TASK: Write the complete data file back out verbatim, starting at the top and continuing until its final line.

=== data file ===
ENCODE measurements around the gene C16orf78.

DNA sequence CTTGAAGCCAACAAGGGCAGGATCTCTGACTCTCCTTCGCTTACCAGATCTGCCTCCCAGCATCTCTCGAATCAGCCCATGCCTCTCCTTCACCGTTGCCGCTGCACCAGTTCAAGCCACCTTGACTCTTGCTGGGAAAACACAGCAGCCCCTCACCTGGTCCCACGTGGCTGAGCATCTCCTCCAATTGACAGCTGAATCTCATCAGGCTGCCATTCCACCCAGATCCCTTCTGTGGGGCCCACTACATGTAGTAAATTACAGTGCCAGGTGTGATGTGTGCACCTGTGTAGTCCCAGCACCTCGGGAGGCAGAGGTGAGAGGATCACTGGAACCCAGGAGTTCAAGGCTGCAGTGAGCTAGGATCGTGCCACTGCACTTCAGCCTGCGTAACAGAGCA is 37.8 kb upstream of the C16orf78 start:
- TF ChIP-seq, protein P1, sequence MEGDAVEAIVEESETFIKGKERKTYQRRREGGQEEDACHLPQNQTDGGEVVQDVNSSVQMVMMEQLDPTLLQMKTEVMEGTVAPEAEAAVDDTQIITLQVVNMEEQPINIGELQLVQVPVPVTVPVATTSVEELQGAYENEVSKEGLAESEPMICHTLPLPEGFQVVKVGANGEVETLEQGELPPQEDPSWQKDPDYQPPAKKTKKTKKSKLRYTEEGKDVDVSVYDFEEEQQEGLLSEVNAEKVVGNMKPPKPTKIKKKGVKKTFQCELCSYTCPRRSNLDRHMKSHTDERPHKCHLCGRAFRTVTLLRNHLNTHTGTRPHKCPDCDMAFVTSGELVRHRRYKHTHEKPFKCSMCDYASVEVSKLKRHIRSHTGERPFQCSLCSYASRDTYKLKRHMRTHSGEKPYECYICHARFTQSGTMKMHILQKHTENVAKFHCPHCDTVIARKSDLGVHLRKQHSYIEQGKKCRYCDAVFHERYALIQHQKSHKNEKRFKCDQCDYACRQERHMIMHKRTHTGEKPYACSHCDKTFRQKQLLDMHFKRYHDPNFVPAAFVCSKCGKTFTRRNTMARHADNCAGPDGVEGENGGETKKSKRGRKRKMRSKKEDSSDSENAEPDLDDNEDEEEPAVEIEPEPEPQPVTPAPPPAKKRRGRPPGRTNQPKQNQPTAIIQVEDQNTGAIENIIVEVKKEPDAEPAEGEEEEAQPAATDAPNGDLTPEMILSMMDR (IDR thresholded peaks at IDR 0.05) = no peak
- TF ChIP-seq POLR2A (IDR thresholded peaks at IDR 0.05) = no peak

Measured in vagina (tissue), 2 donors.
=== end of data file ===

ENCODE measurements around the gene C16orf78.

DNA sequence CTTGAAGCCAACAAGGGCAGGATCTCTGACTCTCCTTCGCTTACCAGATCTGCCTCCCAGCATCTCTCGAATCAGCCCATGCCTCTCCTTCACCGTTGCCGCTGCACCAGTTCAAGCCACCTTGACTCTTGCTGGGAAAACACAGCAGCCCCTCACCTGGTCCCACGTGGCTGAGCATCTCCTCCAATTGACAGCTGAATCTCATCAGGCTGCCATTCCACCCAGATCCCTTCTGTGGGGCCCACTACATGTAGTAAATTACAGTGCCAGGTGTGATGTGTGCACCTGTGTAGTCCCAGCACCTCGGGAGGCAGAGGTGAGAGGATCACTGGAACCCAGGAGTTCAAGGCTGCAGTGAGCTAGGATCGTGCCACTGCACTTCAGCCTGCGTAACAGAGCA is 37.8 kb upstream of the C16orf78 start:
- TF ChIP-seq, protein P1, sequence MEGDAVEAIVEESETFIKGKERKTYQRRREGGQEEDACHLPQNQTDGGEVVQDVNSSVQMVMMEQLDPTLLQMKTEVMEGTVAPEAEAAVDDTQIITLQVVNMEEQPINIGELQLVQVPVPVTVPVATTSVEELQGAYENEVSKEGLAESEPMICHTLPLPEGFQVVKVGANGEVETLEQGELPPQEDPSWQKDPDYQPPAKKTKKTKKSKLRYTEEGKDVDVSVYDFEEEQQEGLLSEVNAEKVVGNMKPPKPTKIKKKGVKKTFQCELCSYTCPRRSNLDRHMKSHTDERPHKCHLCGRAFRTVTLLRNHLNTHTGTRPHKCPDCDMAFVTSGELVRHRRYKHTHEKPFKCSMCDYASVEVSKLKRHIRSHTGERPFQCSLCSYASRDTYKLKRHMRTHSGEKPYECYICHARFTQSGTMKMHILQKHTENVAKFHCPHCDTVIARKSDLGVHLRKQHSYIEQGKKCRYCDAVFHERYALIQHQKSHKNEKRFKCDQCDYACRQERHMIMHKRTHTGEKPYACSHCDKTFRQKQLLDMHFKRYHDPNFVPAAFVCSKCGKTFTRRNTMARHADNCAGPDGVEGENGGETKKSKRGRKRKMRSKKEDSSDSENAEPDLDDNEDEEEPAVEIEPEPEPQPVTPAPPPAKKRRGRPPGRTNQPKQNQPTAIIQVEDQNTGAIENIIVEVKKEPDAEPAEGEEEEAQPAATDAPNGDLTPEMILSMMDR (IDR thresholded peaks at IDR 0.05) = no peak
- TF ChIP-seq POLR2A (IDR thresholded peaks at IDR 0.05) = no peak

Measured in vagina (tissue), 2 donors.